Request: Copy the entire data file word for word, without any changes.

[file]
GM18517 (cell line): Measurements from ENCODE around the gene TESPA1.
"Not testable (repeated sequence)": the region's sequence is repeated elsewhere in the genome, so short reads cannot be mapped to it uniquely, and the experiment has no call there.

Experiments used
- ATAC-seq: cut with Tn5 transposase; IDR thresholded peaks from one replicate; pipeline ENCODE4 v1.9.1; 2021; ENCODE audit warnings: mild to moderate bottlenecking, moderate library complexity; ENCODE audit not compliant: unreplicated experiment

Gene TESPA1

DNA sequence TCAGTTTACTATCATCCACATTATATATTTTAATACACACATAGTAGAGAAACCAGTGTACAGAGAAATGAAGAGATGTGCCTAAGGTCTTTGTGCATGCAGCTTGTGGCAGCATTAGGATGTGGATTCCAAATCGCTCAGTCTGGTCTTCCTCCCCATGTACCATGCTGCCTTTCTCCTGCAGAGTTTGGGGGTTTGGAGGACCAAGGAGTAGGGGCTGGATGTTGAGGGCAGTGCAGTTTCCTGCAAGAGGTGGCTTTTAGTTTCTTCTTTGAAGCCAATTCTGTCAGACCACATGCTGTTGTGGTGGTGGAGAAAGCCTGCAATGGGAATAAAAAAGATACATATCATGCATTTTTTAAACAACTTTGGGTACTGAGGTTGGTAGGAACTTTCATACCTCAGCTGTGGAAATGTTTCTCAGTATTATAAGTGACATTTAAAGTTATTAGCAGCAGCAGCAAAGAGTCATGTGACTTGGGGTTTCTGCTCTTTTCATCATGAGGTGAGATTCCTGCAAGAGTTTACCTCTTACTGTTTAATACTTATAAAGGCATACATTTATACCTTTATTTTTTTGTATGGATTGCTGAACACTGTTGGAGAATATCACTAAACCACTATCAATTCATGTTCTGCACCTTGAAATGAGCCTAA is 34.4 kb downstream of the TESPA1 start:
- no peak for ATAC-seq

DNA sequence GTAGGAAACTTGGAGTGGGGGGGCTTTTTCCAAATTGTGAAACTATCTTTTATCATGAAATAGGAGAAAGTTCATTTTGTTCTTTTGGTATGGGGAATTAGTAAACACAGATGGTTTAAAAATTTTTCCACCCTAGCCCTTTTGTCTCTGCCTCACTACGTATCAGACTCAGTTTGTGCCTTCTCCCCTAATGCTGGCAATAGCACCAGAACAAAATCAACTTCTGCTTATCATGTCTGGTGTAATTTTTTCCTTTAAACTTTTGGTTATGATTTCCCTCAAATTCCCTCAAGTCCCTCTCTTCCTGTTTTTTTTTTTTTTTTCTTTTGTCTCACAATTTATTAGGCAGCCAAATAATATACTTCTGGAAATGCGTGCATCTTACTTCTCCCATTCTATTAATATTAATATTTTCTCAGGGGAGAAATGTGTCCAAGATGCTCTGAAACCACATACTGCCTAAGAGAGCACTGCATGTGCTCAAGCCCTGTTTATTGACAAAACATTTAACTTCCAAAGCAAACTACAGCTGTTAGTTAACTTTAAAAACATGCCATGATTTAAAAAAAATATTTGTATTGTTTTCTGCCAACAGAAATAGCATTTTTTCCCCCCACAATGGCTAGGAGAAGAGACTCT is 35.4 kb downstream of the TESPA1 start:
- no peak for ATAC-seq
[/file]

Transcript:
GM18517 (cell line): Measurements from ENCODE around the gene TESPA1.
"Not testable (repeated sequence)": the region's sequence is repeated elsewhere in the genome, so short reads cannot be mapped to it uniquely, and the experiment has no call there.

Experiments used
- ATAC-seq: cut with Tn5 transposase; IDR thresholded peaks from one replicate; pipeline ENCODE4 v1.9.1; 2021; ENCODE audit warnings: mild to moderate bottlenecking, moderate library complexity; ENCODE audit not compliant: unreplicated experiment

Gene TESPA1

DNA sequence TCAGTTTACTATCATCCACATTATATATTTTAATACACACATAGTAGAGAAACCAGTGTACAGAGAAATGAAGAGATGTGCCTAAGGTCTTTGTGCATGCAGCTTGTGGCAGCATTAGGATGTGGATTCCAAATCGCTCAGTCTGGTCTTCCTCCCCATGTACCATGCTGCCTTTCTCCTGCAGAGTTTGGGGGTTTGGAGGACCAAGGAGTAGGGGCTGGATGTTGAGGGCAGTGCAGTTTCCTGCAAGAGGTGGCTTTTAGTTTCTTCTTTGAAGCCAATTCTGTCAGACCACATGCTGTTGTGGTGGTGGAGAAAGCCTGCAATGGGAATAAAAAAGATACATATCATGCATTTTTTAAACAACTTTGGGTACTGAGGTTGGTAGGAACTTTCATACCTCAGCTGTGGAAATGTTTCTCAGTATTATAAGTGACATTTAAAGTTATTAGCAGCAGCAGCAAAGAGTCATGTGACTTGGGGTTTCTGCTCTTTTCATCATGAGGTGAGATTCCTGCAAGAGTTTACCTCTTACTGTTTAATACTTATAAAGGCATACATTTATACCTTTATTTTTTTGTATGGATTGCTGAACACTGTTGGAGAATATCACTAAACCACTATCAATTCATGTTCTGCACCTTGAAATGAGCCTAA is 34.4 kb downstream of the TESPA1 start:
- no peak for ATAC-seq

DNA sequence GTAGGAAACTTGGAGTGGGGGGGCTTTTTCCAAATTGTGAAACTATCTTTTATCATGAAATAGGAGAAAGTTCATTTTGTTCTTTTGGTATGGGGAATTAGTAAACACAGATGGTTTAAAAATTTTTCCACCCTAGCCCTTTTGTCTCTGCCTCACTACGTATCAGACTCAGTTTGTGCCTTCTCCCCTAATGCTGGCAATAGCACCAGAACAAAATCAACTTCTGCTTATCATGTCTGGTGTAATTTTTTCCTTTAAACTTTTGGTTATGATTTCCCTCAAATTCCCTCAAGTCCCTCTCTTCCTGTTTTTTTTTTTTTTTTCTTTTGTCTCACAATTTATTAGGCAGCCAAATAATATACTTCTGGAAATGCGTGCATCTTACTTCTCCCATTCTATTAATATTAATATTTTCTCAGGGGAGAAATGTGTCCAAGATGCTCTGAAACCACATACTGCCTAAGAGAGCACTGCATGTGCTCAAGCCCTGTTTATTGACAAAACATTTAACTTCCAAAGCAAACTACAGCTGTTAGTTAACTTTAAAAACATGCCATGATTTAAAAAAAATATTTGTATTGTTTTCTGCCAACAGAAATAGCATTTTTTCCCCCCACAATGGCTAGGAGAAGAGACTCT is 35.4 kb downstream of the TESPA1 start:
- no peak for ATAC-seq